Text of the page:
The Godfather of Medicaid Expansion in New Hampshire, State Senator Jeb Bradley, is back at it. In an oped in today’s Concord Monitor, Bradley argues that extending Medicaid Expansion makes “fiscal sense.”
First, some background. Medicaid Expansion is part of Obamacare. It is supposed to provide coverage to people whose incomes are too high for standard Medicaid eligibility but too low for Obamacare premium tax credits.
In brief, Obamacare was written so that only people with incomes between 100 percent and 400 percent of the federal poverty line qualify for subsidies. Traditional Medicaid only covered certain individuals making up to 48 percent of the federal poverty line. Medicaid Expansion, which raises eligibility to 138 percent of the federal poverty line was how Obamacare chose to fill this gap.
However, the United States Supreme Court ruled, when it upheld Obamacare in 2012, that States could not be forced into expanding Medicaid. This allowed States the leverage to obtain “waivers” in return for expanding Medicaid.
In 2014, the New Hampshire House was majority Democrat while the Senate was majority Republican. The House, along with Governor Hassan, wanted New Hampshire to enter into expanded Medicaid. The Senate, however, wanted to obtain a “waiver” to use Medicaid to pay for private insurance, and the House and Governor eventually agreed. Details can be found here.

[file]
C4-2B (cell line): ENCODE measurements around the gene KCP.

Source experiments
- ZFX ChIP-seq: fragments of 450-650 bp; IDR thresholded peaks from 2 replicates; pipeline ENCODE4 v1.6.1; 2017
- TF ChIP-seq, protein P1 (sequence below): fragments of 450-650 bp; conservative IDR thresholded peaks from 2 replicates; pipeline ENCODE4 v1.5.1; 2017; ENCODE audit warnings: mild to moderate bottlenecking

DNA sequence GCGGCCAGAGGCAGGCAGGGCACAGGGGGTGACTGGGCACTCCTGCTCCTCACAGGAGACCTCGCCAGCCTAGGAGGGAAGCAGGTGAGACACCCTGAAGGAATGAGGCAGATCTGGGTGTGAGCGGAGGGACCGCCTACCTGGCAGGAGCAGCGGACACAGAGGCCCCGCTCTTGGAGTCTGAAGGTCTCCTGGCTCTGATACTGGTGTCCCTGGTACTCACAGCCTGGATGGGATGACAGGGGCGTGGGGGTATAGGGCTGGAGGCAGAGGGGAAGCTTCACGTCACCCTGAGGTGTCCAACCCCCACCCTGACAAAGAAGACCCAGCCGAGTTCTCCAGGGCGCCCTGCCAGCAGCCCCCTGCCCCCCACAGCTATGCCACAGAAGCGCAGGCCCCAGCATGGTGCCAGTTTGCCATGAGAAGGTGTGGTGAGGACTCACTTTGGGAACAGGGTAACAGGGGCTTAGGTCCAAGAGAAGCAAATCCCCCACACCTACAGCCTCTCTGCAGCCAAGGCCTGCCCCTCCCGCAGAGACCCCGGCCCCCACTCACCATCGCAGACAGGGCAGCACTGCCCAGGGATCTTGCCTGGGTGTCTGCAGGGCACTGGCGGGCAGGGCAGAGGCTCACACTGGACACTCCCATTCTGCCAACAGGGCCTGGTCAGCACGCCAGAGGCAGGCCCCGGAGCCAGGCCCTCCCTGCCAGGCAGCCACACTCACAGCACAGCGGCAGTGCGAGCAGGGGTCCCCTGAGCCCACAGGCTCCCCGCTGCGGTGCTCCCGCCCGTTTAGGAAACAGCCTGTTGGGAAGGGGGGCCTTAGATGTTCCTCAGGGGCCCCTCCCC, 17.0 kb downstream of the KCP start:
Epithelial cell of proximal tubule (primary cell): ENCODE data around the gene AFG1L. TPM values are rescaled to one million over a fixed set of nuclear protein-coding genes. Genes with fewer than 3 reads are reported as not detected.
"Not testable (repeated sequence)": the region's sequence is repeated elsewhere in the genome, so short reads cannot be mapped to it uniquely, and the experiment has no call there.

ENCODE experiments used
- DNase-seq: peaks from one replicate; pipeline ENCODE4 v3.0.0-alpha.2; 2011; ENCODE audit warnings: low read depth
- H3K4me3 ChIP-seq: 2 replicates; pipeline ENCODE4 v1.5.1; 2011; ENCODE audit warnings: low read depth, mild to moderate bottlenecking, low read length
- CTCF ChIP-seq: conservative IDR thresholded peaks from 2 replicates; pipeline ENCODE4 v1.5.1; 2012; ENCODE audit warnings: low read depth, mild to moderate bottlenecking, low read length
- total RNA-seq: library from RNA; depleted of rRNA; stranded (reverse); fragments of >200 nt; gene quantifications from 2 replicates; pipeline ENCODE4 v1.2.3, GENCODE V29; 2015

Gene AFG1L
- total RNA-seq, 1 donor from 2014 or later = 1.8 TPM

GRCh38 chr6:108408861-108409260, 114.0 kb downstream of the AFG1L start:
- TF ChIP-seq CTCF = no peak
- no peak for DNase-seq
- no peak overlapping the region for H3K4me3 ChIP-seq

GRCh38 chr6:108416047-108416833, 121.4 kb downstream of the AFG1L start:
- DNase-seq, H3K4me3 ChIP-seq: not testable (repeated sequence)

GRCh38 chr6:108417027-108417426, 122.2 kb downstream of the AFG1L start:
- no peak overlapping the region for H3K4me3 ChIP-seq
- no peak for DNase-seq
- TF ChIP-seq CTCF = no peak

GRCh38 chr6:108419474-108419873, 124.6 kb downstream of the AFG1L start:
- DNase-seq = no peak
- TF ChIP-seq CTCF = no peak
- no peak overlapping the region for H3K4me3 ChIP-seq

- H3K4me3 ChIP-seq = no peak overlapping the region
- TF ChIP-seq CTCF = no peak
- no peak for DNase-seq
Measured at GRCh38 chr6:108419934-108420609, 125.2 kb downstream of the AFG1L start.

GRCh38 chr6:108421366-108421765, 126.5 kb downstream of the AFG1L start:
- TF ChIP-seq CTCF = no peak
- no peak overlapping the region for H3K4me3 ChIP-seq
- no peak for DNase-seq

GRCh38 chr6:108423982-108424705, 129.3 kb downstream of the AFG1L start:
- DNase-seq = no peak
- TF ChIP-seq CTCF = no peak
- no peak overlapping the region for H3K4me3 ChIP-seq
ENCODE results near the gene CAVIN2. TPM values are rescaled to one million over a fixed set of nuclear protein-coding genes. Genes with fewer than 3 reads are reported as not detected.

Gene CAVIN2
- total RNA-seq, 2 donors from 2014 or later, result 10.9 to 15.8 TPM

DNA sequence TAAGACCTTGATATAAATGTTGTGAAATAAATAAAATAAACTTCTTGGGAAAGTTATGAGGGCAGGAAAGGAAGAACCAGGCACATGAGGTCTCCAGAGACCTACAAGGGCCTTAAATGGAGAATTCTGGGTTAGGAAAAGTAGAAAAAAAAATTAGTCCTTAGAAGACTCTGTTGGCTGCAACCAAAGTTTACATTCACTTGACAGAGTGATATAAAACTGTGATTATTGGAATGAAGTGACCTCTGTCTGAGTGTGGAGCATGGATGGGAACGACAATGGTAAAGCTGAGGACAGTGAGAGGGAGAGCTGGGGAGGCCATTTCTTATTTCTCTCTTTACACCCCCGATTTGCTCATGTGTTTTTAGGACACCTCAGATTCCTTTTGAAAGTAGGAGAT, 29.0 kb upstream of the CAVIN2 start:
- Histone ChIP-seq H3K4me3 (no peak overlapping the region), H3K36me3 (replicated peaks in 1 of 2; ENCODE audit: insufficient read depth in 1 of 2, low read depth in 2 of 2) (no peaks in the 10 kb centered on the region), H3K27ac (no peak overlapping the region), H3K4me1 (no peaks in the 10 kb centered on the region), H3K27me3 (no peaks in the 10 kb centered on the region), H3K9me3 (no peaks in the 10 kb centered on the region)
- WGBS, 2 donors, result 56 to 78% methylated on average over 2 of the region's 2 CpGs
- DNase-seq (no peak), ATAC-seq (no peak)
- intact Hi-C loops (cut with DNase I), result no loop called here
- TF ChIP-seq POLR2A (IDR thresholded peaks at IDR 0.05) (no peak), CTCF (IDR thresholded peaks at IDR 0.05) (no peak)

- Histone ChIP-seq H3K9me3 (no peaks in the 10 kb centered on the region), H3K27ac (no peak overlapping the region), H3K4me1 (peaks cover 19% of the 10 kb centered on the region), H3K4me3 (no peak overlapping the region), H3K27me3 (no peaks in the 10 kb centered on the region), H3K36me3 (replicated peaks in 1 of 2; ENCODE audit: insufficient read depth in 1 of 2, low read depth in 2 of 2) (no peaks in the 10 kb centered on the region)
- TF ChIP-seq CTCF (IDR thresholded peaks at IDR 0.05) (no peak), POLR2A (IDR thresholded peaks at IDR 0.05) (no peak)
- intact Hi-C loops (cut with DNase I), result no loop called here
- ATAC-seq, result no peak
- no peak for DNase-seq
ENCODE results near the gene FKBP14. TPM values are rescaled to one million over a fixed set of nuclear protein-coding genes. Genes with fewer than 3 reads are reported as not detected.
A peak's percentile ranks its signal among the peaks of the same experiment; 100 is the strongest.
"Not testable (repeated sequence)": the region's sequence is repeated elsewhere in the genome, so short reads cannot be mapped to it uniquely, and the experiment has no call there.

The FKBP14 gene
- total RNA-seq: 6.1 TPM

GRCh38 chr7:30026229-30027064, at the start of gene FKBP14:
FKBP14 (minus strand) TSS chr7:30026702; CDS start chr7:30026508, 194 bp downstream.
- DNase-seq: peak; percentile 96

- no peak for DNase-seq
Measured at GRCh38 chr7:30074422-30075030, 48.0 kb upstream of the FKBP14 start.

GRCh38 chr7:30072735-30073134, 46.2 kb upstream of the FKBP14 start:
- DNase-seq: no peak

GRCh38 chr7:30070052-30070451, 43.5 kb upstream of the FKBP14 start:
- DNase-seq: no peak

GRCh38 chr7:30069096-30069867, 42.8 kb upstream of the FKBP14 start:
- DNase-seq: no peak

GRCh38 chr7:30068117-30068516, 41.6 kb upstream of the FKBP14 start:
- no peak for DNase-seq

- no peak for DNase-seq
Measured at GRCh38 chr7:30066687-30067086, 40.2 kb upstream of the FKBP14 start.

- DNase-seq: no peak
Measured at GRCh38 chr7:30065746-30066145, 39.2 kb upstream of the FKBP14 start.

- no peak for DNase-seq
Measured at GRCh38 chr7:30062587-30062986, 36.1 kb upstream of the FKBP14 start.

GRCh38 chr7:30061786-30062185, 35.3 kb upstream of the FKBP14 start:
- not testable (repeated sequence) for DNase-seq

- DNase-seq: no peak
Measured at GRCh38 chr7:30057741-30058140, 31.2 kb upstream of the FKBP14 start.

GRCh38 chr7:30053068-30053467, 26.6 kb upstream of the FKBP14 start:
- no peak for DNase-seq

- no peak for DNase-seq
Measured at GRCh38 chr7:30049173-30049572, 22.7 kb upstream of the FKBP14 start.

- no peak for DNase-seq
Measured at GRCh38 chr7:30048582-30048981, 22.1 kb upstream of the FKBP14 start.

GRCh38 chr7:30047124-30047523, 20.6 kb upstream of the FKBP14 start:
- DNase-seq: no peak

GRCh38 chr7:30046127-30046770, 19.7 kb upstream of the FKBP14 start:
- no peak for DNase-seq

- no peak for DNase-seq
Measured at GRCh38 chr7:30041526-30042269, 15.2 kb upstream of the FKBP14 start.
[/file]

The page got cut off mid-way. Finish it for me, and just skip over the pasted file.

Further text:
Republicans such as Jeb Bradley pledged that New Hampshire’s participation in Medicaid Expansion would end if federal funding fell below 100 percent. In fact, the law was written so that Medicaid Expansion would “sunset,” that is end, at the end of 2016, which is when federal funding was scheduled to fall below 100 percent. (Under Obamacare, federal funding of Medicaid Expansion is 100 percent in 2014, 2015 and 2016; 95 percent in 2017; 94 percent in 2018; 93 percent in 2019 and 90 percent in 2020 and beyond.)
Once Bradley won reelection, he began changing his tune, revealing that the “sunset provision” was in reality a bait and switch. From a prior post:
According to Bradley, he and his legislative colleagues really didn’t mean it when they wrote the law to say that Medicaid Expansion would be ended if the feds didn’t pick up 100 percent of the cost. No, that sunset provision, Bradley now claims, was a just in case review mechanism, an exit ramp just in case the feds reduced federal funding too much in the future.
Obamacare specifically provides that the federal government pays 100 percent of the cost of expansion in 2014, 2015 and 2016. Then the federal match is pared back to 95 percent in 2017, 94 percent in 2018, 93 percent in 2019 and then 90 percent in 2020 and beyond. It would stay at the 90 percent level unless the Congress changes the law.
So it was known when Medicaid Expansion was passed exactly what was going to happen to federal funding at the end of 2016 and thereafter. If the intent of the sunset provision was to provide an exit ramp if fed funding dipped too low, as Bradley now claims, it could have pegged at 90 percent or any of the intermediate funding levels that Bradley considered the floor.